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SQL SET keyword

Set operations

Set operations combine rows from the result sets of multiple SELECT statements. There are numerous set operators, and all provide different ways to do it. In SQL, these are UNION, UNION ALL, INTERSECT, and EXCEPT or MINUS.

These set operators can only be used if all SELECT statements have the same number of columns, all the corresponding columns have similar data types, and all columns are selected in the same order.

UNION

The UNION operator merges the results of two or more SELECT statements and eliminates all duplicate rows.

Let's consider two tables: teachers and administrative_staff.

Table teachers has columns name VARCHAR(40) and subject VARCHAR(30), and looks as follows:

Table administrative_staff has columns position VARCHAR(40) and name VARCHAR(40):

To select all school employees from these two tables with two queries combined with the UNION operator: 

SSELECT name FROM teachers 
UNION 
SELECT name FROM administrative_staff

The result of this query looks like this:

UNION ALL

The UNION ALL operator does almost the same thing as UNION but keeps all the duplicates.

The query below will select all teachers and administrative staff names, including all duplicates if there are any.

SELECT name FROM teachers 
UNION ALL 
SELECT name FROM administrative_staff

In the present case, the query result looks as follows:

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INTERSECT

The INTERSECT operator returns the common records for all component queries without the duplicates.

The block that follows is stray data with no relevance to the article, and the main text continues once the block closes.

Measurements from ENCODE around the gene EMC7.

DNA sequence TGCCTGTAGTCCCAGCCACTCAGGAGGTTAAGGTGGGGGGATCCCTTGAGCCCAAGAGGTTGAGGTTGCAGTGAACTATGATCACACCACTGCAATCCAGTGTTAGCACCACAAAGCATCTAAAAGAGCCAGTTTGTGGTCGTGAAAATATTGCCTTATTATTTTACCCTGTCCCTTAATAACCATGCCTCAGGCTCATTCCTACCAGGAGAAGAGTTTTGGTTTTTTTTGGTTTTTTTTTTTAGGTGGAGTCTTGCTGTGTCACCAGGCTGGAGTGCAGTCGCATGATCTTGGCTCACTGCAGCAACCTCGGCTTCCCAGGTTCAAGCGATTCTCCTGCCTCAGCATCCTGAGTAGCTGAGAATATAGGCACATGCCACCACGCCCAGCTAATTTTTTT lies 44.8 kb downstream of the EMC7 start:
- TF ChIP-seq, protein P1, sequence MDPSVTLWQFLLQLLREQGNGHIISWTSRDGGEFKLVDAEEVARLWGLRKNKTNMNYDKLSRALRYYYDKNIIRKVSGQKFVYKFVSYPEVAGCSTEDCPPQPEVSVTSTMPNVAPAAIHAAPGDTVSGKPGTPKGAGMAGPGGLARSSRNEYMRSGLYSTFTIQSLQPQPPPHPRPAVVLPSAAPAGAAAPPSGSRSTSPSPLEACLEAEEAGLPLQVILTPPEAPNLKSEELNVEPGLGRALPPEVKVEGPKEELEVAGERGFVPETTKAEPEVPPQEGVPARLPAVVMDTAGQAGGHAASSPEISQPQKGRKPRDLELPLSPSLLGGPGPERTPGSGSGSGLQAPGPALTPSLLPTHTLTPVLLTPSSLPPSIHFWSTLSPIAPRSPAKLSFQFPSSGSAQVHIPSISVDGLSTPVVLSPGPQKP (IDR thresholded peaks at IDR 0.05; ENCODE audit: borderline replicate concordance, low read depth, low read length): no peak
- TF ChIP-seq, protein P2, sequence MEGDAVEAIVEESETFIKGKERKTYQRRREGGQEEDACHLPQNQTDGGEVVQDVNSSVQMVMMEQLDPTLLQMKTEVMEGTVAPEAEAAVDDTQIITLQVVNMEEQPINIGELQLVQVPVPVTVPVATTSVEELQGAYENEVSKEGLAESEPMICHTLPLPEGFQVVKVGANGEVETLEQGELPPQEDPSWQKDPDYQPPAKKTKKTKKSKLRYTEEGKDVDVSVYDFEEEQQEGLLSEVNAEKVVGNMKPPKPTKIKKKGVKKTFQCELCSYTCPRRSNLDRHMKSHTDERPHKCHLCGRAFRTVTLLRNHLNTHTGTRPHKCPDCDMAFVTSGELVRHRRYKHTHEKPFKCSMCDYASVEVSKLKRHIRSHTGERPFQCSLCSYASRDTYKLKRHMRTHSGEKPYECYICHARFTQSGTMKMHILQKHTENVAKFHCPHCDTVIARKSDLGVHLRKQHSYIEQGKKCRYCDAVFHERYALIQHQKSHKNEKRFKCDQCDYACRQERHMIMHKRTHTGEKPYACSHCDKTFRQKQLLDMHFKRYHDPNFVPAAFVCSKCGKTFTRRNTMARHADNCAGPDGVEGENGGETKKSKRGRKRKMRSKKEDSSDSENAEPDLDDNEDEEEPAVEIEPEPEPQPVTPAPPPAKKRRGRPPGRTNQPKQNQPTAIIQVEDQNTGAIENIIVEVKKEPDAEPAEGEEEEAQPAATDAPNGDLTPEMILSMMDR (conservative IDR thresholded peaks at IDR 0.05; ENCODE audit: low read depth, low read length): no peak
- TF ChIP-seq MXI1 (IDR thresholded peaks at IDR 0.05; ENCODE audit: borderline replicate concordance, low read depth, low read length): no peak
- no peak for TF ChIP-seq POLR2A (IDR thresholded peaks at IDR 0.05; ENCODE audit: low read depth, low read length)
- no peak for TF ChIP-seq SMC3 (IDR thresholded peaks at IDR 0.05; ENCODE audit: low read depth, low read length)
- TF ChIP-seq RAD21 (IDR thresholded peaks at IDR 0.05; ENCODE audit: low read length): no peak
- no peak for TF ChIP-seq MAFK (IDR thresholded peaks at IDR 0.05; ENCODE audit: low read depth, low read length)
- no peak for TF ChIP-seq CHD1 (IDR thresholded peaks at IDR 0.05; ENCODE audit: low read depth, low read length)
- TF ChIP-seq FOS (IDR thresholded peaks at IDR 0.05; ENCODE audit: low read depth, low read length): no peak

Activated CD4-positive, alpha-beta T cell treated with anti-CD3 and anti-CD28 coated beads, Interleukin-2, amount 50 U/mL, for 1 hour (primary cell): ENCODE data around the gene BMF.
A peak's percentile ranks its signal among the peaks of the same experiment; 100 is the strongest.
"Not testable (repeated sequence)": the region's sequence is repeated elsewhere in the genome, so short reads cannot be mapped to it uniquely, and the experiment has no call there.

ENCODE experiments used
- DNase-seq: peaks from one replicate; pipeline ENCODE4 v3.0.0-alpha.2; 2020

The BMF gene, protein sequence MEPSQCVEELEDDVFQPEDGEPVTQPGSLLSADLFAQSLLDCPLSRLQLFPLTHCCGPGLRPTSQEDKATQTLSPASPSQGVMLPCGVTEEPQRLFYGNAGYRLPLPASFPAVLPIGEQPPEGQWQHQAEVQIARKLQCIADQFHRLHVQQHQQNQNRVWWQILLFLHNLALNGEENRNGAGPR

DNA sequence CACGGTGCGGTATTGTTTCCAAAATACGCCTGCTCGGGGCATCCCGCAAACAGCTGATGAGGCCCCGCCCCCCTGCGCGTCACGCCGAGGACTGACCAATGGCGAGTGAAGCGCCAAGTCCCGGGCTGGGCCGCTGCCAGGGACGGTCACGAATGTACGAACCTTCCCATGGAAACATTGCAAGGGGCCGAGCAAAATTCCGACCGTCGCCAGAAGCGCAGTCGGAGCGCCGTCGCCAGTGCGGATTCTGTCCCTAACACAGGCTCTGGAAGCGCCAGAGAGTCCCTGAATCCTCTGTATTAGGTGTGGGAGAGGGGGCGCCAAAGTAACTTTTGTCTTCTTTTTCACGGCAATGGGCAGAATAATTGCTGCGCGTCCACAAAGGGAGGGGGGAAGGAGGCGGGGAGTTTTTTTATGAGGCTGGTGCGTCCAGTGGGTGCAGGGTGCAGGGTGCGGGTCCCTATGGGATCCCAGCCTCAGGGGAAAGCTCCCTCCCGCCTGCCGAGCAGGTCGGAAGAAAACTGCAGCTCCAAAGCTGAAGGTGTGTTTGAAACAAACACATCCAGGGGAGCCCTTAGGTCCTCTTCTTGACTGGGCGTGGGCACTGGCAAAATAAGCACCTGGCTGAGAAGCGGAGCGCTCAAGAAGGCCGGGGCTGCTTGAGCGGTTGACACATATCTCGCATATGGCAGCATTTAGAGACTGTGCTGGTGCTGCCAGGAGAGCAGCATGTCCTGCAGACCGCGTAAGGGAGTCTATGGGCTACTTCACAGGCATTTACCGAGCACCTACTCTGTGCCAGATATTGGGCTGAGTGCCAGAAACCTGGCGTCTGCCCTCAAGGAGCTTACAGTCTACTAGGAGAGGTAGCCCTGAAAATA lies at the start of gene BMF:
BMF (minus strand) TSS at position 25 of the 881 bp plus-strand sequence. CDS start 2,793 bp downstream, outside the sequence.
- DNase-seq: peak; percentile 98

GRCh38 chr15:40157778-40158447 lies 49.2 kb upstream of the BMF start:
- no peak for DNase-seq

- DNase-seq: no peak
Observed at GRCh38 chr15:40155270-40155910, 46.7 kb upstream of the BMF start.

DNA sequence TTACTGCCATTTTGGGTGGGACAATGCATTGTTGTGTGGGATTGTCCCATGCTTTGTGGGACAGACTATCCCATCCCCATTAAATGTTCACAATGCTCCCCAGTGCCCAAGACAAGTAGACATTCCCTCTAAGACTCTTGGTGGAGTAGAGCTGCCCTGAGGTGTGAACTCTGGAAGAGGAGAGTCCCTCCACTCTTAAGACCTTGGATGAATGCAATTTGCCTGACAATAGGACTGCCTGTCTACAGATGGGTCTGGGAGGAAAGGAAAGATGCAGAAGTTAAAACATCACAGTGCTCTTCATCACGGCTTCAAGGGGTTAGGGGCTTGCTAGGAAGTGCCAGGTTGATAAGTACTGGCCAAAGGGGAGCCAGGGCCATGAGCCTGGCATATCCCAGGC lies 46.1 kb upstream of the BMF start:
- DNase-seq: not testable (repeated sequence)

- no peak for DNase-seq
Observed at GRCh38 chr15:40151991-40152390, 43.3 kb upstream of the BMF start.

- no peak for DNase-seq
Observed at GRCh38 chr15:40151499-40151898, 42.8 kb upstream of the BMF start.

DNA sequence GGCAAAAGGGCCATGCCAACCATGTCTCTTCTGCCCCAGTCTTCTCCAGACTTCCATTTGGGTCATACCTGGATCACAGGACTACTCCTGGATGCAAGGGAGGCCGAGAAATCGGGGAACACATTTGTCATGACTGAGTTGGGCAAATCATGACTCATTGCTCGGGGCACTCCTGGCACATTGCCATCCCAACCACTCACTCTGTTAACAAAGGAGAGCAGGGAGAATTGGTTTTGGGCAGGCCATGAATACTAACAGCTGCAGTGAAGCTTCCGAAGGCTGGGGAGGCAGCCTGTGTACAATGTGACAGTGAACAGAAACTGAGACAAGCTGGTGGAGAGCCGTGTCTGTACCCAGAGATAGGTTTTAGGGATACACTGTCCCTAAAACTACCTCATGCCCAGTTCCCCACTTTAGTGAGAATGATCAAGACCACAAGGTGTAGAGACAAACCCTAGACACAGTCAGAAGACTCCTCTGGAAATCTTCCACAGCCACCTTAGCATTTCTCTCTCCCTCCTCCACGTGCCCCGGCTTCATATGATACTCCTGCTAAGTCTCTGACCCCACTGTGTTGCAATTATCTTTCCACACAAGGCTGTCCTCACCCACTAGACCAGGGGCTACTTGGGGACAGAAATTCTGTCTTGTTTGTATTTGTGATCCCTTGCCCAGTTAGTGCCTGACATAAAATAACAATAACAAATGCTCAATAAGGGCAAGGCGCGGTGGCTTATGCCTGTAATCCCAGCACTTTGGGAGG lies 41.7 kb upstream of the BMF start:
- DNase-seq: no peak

Use INTERSECT to select all teachers who have an administrative position:

SELECT name FROM teachers 
INTERSECT 
SELECT name FROM administrative_staff

The result set of the query above will have only one row:

Some SQL dialects, such as MySQL, do not support the INTERSECT operator.

MINUS or EXCEPT

The EXCEPT operator returns only those rows that belong to the first result set but not to the second one. It omits all the duplicates.

To select all the teachers who don't have an additional administrative position:

SELECT name FROM teachers 
EXCEPT 
SELECT name FROM administrative_staff

At present, the EXCEPT is used as an operator, but in some SQL dialects, the EXCEPT operator is called the MINUS operator, so it is possible to make the same query by replacing EXCEPT with MINUS.

The result is this:

In queries using UNION, UNION ALL, and INTERSECT, the order of query components does not affect the result.

If we change the order of the component queries in a query with EXCEPT or MINUS, we also change the meaning of the query and the result set. In case of more than two queries, parentheses can change the order in which operators must be executed.

The query below will return all the administrative workers who don't work as teachers:

SELECT name FROM administrative_staff 
EXCEPT 
SELECT name FROM teachers

The result of the query above will have only two rows:

General template for a query with set operators

SELECT 
    column_1_1, 
    column_1_2,
    ..., 
    column_1_n 
FROM 
     table_1 
[WHERE logical_expression]
SET_OPERATOR
SELECT 
    column_2_1,
    column_2_2,
    ...,
    column_2_n  
FROM table_2 
[WHERE logical_expression]
[SET_OPERATOR
...]
All SQL dialect support UNION and UNION ALL operators, but INTERSECT, MINUS, or EXCEPT may not be available.
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